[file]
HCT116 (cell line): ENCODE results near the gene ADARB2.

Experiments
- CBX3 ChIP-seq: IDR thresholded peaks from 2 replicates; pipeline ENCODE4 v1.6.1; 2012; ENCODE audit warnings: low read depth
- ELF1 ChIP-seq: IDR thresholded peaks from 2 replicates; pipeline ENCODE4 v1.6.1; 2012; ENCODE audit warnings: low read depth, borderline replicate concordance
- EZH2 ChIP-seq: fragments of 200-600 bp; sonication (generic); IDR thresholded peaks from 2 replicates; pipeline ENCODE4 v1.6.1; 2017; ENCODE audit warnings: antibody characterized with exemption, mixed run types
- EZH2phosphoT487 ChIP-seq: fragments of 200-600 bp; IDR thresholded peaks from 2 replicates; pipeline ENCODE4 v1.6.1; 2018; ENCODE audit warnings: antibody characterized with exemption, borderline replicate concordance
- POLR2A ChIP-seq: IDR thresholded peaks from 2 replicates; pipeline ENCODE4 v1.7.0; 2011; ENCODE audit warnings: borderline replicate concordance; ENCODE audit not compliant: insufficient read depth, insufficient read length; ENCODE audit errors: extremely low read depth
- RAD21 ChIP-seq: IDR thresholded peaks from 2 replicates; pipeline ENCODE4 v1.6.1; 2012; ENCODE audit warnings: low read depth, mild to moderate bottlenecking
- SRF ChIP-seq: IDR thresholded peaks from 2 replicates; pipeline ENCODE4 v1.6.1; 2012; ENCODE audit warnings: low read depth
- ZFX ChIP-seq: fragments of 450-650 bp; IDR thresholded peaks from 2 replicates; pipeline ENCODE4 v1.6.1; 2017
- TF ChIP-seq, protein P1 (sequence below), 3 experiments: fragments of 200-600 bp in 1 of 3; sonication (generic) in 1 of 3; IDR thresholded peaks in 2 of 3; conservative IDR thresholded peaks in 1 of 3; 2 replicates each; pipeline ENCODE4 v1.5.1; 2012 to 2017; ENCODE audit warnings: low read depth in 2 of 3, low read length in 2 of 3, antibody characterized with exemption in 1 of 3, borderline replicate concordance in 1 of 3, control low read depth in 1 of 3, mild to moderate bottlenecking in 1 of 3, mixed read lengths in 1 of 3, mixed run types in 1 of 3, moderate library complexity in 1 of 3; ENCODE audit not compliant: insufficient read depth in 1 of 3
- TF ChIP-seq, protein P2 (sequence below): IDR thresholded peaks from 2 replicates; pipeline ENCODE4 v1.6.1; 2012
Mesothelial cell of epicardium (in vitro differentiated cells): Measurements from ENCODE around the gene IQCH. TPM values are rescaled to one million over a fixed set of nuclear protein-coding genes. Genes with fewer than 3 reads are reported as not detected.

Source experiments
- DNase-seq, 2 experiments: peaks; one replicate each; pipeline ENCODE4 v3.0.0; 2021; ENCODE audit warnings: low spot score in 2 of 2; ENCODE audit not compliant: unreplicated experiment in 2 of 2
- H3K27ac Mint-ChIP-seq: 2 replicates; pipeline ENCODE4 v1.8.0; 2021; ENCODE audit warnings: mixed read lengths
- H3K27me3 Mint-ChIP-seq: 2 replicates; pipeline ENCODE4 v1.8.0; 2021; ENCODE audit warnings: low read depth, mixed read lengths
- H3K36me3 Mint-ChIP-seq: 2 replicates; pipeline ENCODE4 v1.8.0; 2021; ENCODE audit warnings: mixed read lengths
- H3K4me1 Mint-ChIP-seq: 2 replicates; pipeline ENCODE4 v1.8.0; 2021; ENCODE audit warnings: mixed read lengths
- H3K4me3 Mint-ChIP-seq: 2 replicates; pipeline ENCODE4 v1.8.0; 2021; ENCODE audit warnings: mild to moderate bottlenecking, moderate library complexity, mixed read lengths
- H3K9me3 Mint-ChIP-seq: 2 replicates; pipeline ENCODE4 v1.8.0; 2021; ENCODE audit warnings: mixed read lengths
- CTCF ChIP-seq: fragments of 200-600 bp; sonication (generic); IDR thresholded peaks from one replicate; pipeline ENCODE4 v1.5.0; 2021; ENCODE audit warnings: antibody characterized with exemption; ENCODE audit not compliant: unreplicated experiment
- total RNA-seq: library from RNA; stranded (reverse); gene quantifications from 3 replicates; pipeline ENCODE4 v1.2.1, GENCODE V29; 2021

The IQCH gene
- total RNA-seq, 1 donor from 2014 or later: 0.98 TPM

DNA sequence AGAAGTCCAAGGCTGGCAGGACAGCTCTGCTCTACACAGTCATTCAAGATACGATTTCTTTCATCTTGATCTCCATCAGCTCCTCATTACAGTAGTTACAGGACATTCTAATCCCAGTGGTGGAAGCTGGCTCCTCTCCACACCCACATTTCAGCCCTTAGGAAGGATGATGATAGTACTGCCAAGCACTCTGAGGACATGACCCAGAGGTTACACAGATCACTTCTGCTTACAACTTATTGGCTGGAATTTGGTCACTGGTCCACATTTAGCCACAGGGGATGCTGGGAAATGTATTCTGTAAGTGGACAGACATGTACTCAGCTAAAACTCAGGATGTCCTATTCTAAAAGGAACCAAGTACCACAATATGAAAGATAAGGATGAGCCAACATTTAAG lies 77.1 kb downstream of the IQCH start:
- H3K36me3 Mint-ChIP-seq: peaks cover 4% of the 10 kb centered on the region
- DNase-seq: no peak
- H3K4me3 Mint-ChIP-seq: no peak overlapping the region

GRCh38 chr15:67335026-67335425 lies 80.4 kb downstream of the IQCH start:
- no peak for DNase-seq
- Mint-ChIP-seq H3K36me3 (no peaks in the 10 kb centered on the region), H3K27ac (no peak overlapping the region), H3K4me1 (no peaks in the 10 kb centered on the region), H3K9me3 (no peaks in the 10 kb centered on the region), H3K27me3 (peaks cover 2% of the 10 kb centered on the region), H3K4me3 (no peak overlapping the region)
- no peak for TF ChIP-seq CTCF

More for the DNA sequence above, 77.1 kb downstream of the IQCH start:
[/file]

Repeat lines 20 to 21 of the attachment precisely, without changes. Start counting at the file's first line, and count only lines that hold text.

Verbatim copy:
- H3K4me3 Mint-ChIP-seq: 2 replicates; pipeline ENCODE4 v1.8.0; 2021; ENCODE audit warnings: mild to moderate bottlenecking, moderate library complexity, mixed read lengths
- H3K9me3 Mint-ChIP-seq: 2 replicates; pipeline ENCODE4 v1.8.0; 2021; ENCODE audit warnings: mixed read lengths